© 2022 | WUWF Public Media
11000 University Parkway
Pensacola, FL 32514
850 474-2787
NPR for Florida's Great Northwest
Play Live Radio
Next Up:
0:00
0:00
Available On Air Stations
Local News

Judge Brown-Jackson poised to make history

Judge Brown-Jackson
Carolyn Kaster
/
AP
FILE - Judge Ketanji Brown Jackson speaks after President Joe Biden announced Jackson as his nominee to the Supreme Court in the Cross Hall of the White House, Feb. 25, 2022, in Washington.

The confirmation process is now underway for Judge Ketanji Brown-Jackson to become the first African-American woman on the U.S. Supreme Court.

“For too long, our government — our courts — haven’t looked like America,” President Joe Biden said last week. “I believe it’s time that we have a court that reflects the full talent and greatness of our nation. With a nominee of extraordinary qualifications.”

During his presidential campaign, Biden promised to nominate a Black woman to the high court — which he did two years to the day he made that promise.

“I’ve always had a deep respect for the Supreme Court and the judiciary as a coequal branch of the government," the president said. “I’m pleased to nominate Judge Jackson, who will bring extraordinary qualifications, deep experience and intellect, and a rigorous judicial record to the court.”

HK Matthews.jpg
Dave Dunwoody, WUWF Public Media
/
Rev. H.K. Matthews

Jackson, who was selected from four candidates, has served as a federal appeals judge in Washington, D.C., since 2013. She would fill the vacancy left by the retiring Justice Stephen Breyer, for whom she was a clerk.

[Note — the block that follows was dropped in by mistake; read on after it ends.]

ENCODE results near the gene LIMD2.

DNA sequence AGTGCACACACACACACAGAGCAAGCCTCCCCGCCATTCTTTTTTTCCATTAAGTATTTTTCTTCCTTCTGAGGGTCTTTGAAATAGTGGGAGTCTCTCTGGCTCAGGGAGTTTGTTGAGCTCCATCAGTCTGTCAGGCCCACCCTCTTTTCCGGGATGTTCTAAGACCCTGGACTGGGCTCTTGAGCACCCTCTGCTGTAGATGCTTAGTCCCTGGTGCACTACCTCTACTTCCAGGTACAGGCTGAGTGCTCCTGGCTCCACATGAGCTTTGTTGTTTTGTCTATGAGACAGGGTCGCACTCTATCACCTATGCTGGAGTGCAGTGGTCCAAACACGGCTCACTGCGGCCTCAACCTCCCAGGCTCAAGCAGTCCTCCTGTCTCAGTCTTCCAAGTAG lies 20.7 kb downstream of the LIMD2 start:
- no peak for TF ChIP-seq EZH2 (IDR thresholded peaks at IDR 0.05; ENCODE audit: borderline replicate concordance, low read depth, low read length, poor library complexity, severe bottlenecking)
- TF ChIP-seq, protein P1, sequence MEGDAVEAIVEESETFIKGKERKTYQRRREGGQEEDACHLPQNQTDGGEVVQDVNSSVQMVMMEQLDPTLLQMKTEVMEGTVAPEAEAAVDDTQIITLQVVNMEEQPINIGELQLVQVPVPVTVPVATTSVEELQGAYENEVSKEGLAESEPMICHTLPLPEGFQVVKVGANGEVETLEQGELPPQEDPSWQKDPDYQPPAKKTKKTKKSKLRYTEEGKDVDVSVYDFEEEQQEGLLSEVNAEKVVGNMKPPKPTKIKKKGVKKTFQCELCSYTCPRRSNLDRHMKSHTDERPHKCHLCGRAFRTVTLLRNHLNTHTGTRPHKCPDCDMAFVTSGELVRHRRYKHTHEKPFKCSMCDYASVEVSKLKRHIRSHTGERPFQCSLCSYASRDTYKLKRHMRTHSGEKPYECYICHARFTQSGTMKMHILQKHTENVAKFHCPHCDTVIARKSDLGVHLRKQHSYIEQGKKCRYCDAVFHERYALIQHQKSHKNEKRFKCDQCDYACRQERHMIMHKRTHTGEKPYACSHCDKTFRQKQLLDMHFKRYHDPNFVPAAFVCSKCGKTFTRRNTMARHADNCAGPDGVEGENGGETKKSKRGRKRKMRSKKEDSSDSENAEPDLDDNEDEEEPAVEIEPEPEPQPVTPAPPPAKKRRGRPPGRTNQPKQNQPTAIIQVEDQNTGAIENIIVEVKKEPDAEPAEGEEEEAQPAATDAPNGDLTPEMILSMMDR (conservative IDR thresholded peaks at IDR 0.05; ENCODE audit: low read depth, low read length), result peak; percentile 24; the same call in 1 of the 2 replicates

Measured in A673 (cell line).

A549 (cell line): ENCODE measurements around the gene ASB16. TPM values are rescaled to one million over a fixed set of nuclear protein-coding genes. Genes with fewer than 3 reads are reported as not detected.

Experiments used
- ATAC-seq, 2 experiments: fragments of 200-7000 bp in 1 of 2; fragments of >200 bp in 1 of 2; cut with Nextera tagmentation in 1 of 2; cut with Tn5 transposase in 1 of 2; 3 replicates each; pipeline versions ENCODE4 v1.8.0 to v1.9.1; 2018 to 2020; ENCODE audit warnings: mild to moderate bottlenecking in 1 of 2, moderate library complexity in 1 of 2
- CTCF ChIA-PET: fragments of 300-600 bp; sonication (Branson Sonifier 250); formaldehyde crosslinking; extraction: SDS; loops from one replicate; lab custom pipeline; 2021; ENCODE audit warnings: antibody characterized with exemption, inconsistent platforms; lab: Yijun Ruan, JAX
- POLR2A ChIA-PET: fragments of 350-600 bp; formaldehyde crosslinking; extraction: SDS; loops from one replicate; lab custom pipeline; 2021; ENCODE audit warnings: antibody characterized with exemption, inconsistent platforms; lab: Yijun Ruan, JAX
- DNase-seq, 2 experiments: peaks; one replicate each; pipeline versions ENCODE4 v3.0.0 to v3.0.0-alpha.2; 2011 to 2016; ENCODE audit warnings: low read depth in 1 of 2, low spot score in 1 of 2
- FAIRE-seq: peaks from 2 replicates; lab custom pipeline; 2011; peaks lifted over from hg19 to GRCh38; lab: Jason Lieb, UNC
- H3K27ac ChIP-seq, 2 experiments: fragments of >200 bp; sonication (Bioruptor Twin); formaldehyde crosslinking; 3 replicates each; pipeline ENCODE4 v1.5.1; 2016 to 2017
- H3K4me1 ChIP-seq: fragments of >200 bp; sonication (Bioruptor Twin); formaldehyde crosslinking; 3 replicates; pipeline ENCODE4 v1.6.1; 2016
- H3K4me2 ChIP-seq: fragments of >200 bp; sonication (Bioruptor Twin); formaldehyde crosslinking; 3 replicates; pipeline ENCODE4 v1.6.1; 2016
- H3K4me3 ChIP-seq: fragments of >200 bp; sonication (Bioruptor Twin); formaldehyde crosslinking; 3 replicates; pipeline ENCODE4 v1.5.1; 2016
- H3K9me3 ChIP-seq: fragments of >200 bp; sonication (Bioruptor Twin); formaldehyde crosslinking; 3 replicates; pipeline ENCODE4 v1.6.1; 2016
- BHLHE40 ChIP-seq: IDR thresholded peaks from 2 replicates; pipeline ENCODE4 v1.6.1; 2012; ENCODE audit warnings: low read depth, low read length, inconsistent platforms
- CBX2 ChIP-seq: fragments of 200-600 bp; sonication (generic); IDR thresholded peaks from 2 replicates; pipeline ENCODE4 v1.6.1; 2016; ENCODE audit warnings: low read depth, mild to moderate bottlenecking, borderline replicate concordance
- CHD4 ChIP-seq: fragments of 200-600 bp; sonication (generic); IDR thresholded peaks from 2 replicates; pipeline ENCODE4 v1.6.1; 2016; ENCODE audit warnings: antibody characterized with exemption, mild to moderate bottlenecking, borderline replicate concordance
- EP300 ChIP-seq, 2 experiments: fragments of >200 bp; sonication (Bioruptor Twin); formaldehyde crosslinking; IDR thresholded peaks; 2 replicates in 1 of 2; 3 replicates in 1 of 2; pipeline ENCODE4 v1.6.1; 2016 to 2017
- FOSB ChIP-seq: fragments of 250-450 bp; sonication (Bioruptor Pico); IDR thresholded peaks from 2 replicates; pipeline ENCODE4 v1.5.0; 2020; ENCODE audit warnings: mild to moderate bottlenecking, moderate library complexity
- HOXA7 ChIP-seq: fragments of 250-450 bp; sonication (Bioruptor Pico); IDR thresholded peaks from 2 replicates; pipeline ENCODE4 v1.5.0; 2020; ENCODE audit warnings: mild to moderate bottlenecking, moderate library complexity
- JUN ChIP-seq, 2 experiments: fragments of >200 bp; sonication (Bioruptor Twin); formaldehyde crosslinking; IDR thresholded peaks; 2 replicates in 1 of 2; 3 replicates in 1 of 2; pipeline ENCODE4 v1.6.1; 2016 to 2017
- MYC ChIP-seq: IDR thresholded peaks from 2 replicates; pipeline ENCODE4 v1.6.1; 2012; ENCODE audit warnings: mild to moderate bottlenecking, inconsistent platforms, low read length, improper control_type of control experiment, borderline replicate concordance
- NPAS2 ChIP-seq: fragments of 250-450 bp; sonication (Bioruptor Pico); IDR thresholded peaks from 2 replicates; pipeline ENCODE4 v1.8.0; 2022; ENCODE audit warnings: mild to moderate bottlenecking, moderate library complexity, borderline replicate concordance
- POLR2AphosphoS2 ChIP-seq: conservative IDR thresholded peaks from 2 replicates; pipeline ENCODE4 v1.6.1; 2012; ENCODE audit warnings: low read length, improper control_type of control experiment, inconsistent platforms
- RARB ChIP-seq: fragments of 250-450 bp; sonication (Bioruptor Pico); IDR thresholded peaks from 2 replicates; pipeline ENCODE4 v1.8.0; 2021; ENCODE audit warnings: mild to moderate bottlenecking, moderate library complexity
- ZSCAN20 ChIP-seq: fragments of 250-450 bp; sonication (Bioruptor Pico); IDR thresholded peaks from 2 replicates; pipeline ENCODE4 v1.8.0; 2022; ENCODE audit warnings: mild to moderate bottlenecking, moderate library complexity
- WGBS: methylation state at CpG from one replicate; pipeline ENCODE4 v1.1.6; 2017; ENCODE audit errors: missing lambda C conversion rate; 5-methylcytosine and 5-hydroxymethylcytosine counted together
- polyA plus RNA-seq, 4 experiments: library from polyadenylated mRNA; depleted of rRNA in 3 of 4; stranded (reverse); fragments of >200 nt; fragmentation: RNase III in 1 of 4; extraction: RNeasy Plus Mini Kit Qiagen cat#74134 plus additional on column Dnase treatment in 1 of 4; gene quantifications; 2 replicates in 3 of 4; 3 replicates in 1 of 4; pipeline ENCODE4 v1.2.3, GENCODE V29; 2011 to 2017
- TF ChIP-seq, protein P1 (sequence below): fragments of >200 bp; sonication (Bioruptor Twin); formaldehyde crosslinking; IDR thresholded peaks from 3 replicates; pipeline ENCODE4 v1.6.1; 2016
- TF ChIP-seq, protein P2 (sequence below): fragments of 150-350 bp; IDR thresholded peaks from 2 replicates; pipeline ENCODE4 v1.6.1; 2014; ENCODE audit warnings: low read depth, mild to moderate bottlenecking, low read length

“Justice Breyer exemplified every day — in every way — that a Supreme Court justice can perform at the highest level of skill and integrity, while also being guided by civility, grace, pragmatism, and generosity of spirit,” Jackson said.

Jackson told the gathering that she shares a birthday with the first Black woman to be appointed a federal judge: Constance Baker Motley in 1966. Today, said Jackson, she stands on Judge Motley’s shoulders.

“Sharing not only her birthday, but also her steadfast and courageous commitment to equal justice under law,” she said. “And if I’m fortunate enough to be confirmed, I can only hope that my love of this country and the Constitution will inspire future generations.”

“He [Biden] made the promise, which I thought was a good thing; it might not have been the choice of some of his closest advisers during the campaign, but the lady has proven herself throughout the judicial ranks that she’s able to handle it,” said Rev. H.K. Matthews, a Pensacola native and Civil Rights icon.

He said it’s time for a woman of color on the high court, but added the court should lean not toward blackness, but rather fairness. Matthews added that the confirmation process could be a bumpy one.

“I think she will be one who will be fair in her ruling,” said Matthews. “I’m not disappointed, not surprised, but disturbed by those on the right who have already geared themselves up to fight against her confirmation.”

Historically, Ketanji Brown-Jackson would be the third Black Supreme Court justice if confirmed. To Matthews’ way of thinking, she would be the second, after Justice Thurgood Marshall.

“We do have a person of color on the court by the name of Clarence Thomas, who is not representative of justice for all,” said Matthews. “He’s just there as a token to be used by those who are against everything that is taught [about] fairness for everybody.”

Judge Jackson was selected from four female African-American jurists under consideration by the president. Matthews said he had no favorite; all four are eminently qualified.

“I am not concerned about the wrong Black or the right white; I’m concerned about a person who is going to be representative of all of God’s children,” said Matthews. “And I think any four of those judges would serve us with justice.”